# Wrong O/P BY voltage quadrupler in Multisim

Discussion in 'General Electronics Chat' started by Tajiknomi, Oct 29, 2012.

1. ### Tajiknomi Thread Starter Active Member

Mar 18, 2010
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OK, so i'm making a voltage quadrupler, I have supplied 20RMS and i get 27.3DC at output...

i was expecting : 20/0.707 = 28.2V Peak to peak.

quadrupler = 28.2*4 = 112 Approx

But multisim gives me = 27.3.... I have attached Shot herewith..

2. ### Tajiknomi Thread Starter Active Member

Mar 18, 2010
34
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Here is the screen shot

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3. ### crutschow Expert

Mar 14, 2008
19,559
5,452
Your are measuring between the wrong points. You need to measure from the cathode of the right diode to the AC source terminal (the output voltage is the sum of all the capacitor voltages). I measured +109VDC between those two points (it's less than the theoretical because of the voltage drop through the diodes).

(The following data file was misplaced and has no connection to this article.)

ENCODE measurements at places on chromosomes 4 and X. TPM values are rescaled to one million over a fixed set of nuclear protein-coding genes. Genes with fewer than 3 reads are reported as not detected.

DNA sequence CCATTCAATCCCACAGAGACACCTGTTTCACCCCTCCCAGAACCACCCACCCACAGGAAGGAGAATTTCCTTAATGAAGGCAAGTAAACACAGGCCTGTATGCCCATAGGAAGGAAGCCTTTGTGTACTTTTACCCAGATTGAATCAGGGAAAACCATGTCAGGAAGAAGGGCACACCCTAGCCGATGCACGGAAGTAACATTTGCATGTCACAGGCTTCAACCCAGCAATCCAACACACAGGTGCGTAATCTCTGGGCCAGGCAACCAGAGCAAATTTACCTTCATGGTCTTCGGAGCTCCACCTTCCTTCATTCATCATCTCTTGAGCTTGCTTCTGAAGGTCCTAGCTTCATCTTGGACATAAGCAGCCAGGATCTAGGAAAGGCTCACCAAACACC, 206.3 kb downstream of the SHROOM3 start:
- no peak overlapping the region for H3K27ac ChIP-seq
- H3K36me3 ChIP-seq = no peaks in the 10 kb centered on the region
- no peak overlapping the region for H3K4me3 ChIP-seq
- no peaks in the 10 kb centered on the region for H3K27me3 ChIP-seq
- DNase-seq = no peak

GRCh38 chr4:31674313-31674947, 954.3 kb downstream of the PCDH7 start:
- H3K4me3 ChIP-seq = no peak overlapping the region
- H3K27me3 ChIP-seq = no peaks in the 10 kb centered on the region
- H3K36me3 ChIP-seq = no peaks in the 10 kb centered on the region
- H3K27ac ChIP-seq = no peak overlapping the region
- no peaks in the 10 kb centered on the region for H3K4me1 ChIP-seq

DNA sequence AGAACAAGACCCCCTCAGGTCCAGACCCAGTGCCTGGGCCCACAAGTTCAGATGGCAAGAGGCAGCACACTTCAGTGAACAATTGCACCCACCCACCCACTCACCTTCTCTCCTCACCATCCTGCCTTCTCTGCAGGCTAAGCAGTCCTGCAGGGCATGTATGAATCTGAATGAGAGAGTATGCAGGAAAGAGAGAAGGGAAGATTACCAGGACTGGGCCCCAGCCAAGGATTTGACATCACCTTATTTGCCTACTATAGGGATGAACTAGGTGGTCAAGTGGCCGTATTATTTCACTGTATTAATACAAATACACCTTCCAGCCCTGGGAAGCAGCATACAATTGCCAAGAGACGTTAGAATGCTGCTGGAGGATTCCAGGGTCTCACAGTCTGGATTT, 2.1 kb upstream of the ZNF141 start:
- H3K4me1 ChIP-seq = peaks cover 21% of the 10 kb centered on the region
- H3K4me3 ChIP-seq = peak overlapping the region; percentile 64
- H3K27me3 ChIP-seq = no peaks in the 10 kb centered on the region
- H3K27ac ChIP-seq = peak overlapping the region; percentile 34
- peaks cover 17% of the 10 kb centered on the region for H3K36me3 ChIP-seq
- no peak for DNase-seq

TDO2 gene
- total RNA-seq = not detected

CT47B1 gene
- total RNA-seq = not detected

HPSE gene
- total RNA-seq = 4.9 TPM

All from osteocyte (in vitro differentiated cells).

In a normal circuit you would make one side of the AC source common and measure between the diode cathode and common.

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4. ### Tajiknomi Thread Starter Active Member

Mar 18, 2010
34
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Thanks... it worked...
One more thing, U said that i should make one side common, in the above circuit, i have Common the Bottom wire...as i have connected a ground... Isn't that mean common ? Sorry for my ignorance... i'm beginner...

5. ### crutschow Expert

Mar 14, 2008
19,559
5,452
Yes, you have the middle of the circuit connected to common (ground). Typically in the actual circuit, one side of the AC input is connected to common instead of where you connected it. That way the output voltage appears between the output and common.

6. ### Tajiknomi Thread Starter Active Member

Mar 18, 2010
34
0
Can i common a single point in a circuit as u described, (In matlab), If Yes, how?

7. ### crutschow Expert

Mar 14, 2008
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5,452
I would think you can, but I'm not familiar with Matlab so don't know exactly how that's done. If you can connect node points together with a node label then you could do that for a node you name "common". Common is just a node voltage point in the circuit, like any other, but is the 0V potential point as referenced to all the other nodes.